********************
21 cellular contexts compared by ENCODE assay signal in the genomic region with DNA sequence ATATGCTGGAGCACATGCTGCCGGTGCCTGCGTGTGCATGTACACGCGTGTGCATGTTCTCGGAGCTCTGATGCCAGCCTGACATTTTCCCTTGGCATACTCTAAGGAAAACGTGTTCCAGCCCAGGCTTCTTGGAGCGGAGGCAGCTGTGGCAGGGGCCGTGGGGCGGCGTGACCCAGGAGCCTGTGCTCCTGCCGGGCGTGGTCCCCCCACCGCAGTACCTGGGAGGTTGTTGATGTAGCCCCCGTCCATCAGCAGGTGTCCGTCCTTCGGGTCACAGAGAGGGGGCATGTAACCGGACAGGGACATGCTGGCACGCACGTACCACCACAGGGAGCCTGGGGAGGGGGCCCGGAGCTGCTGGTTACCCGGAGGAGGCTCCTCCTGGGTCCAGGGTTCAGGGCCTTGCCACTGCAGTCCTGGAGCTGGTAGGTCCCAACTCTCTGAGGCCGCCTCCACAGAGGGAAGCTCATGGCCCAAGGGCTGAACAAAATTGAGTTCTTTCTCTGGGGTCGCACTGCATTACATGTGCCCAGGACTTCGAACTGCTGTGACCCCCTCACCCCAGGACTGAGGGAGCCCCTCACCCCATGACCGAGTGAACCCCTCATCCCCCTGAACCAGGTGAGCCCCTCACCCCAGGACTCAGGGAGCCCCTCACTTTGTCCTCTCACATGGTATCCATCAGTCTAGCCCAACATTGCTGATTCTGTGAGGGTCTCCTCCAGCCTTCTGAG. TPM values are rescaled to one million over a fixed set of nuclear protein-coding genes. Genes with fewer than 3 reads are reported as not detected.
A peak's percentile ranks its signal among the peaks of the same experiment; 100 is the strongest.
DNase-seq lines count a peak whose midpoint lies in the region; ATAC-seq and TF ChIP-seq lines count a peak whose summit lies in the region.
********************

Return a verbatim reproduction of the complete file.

21 cellular contexts compared by ENCODE assay signal in the genomic region with DNA sequence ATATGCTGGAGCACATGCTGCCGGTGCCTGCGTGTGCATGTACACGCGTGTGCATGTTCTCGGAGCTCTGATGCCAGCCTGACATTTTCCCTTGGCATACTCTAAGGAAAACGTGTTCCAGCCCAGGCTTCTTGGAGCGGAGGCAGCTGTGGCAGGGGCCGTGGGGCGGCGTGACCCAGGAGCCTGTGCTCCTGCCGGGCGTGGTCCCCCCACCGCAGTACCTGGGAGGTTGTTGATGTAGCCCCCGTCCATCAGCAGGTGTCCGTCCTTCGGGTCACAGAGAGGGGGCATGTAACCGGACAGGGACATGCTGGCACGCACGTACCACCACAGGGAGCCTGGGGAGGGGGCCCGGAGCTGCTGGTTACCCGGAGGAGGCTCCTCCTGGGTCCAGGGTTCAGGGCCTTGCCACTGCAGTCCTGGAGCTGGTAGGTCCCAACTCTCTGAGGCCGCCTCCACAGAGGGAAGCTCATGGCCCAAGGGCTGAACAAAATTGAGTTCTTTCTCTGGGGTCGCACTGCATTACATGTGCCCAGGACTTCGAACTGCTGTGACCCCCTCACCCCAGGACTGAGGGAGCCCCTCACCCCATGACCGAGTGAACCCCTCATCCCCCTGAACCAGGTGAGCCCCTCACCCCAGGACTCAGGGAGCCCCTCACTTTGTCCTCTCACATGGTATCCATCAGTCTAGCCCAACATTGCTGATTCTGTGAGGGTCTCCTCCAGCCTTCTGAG. TPM values are rescaled to one million over a fixed set of nuclear protein-coding genes. Genes with fewer than 3 reads are reported as not detected.
A peak's percentile ranks its signal among the peaks of the same experiment; 100 is the strongest.
DNase-seq lines count a peak whose midpoint lies in the region; ATAC-seq and TF ChIP-seq lines count a peak whose summit lies in the region.